Arte Moreno has been a great owner. He’s let his baseball people run the club and hasn’t interfered. They have everything they ask for and more.

This past winter, he spent an uncharacteristic amount of money to address the offensive woes from 2011 with Albert Pujols and traded for Chris Iannetta.

The bullpen’s missteps have been magnified because set-up man Hisanori Takahashi and closer Jordan Walden have been horrible.

That’s not to say they’d be that much better with a more proven closer than the deposed Walden. In retrospect, they were lucky they didn’t sign Ryan Madson or trade for Andrew Bailey.

Their biggest problem has been at the plate.

When an owner throws that amount of guaranteed money at his roster, he has a right to expect more than 7-15 and 9 games out of first place before April is over.

What should be done?

The Angels released Bobby Abreu on Friday and recalled Mike Trout. They demoted Walden from the closer’s role in favor of Scott Downs.

Apart from waiting for Pujols to start hitting and perhaps dumping Vernon Wells, there’s little else of note they can try.

What will be done?

If Moreno were a capricious, “blame someone for the sake of blaming them” type, hitting coach Mickey Hatcher and bullpen coach Steve Soliz would have been fired a week ago and perhaps first base coach Alfredo Griffin for good measure.

He’s not a quick trigger owner, but if they’re not hitting by mid-May, Hatcher’s gone. This could expose a rift between manager Mike Scioscia and the front office. Scioscia’s influence has been compromised with the hiring of Jerry Dipoto and if one of his handpicked coaches and friends is fired, a true chasm will be evident. Firings will be shots across the bow of Scioscia and, armed with a contract through 2018 (that he can opt-out of after 2015), if he’s unhappy with the changes he’ll let his feelings be known.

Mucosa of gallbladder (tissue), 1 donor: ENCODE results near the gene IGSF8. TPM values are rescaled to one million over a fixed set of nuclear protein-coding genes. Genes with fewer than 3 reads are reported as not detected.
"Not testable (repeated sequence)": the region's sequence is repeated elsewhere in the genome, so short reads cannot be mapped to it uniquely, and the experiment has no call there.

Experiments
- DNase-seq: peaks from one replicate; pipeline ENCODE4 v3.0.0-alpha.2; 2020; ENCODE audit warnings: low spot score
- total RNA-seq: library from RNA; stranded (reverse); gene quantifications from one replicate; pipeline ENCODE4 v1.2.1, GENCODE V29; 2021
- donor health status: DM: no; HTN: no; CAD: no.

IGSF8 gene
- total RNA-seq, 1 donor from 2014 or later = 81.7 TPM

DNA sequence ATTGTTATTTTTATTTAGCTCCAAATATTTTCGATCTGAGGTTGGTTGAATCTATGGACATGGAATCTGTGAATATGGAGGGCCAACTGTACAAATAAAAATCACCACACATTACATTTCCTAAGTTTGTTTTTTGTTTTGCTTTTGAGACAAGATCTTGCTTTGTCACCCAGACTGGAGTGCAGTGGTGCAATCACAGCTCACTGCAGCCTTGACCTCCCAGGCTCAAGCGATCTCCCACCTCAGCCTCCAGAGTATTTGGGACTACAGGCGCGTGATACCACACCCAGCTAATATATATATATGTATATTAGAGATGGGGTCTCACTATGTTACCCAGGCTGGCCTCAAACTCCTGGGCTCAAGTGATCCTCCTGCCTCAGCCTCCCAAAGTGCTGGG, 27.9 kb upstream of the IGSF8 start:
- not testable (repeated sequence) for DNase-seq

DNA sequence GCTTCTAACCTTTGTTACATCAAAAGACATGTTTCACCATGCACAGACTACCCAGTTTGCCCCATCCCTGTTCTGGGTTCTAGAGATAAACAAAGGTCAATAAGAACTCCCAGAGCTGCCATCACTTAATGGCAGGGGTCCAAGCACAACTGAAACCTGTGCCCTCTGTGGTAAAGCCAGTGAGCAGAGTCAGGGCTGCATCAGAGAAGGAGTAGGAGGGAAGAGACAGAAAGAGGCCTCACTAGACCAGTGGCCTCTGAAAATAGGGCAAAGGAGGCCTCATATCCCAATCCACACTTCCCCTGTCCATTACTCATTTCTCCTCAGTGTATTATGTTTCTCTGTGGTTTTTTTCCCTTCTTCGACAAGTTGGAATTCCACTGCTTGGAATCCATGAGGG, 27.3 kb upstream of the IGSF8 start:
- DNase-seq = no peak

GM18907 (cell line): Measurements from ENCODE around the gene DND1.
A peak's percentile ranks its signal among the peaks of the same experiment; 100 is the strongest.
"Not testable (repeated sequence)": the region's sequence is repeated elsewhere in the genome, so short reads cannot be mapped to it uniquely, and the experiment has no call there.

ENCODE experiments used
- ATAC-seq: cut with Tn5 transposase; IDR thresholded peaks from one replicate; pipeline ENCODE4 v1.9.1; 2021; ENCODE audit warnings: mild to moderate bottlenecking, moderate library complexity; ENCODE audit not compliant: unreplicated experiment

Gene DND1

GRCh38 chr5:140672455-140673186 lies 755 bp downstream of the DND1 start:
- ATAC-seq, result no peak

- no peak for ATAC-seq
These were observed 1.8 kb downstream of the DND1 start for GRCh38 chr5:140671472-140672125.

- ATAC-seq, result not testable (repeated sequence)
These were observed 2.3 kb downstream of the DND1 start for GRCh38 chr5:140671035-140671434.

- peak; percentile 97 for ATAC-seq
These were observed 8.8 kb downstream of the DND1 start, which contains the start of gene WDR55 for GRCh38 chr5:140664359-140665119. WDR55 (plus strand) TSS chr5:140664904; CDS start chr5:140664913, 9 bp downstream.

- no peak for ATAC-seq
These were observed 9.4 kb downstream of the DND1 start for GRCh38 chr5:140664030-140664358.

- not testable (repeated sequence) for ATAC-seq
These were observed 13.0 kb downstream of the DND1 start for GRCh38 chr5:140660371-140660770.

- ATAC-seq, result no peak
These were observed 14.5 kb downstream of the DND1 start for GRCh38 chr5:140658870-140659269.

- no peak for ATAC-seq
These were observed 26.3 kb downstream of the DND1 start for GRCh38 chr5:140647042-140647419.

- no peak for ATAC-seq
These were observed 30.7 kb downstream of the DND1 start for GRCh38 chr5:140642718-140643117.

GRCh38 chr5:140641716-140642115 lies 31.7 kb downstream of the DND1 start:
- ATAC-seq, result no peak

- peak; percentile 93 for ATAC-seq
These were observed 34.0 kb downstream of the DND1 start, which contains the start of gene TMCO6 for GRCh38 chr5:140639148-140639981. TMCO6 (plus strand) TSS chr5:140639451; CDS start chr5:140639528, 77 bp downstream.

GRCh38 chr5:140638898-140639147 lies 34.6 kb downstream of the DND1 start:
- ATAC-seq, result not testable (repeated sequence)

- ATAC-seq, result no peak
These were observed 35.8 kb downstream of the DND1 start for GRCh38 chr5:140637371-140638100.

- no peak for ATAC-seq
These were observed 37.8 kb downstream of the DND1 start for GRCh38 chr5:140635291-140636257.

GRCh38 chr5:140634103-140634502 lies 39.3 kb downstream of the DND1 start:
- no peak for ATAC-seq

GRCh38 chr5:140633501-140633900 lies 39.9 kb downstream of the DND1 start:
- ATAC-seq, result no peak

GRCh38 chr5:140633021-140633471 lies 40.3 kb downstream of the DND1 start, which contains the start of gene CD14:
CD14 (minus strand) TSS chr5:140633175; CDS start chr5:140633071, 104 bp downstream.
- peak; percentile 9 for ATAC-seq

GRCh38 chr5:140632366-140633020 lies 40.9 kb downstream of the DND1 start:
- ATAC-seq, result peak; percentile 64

It could get ugly.

As of right now, they’ll see if the jettisoning of Abreu, the insertion of Trout and the new closer will help. With Moreno, they have more time than most clubs would, but that doesn’t mean they have forever.

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The National League will be posted later and yes, that does mean I’ll be talking about the Marlins.

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Mike Francesa As The Psycho Ex-Boyfriend

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The Mets have planned a small video tribute for Jose Reyes on his first trip to New York as a visiting player when the Marlins come to town on April 24th—NY Daily News Story.

It’s no big deal either way. Like the supposed small gesture they may or may not have planned (we don’t know yet) for Chipper Jones when the Braves visit Citi Field for the final time in September, there’s nothing wrong with doing something nice and altering the perception of the club that had turned the Mets into a the type of place where players didn’t want to go unless they have no other choice.

Isn’t a solid reputation for treating players—theirs and others—kindly and professionally better than rampant dysfunction and disarray?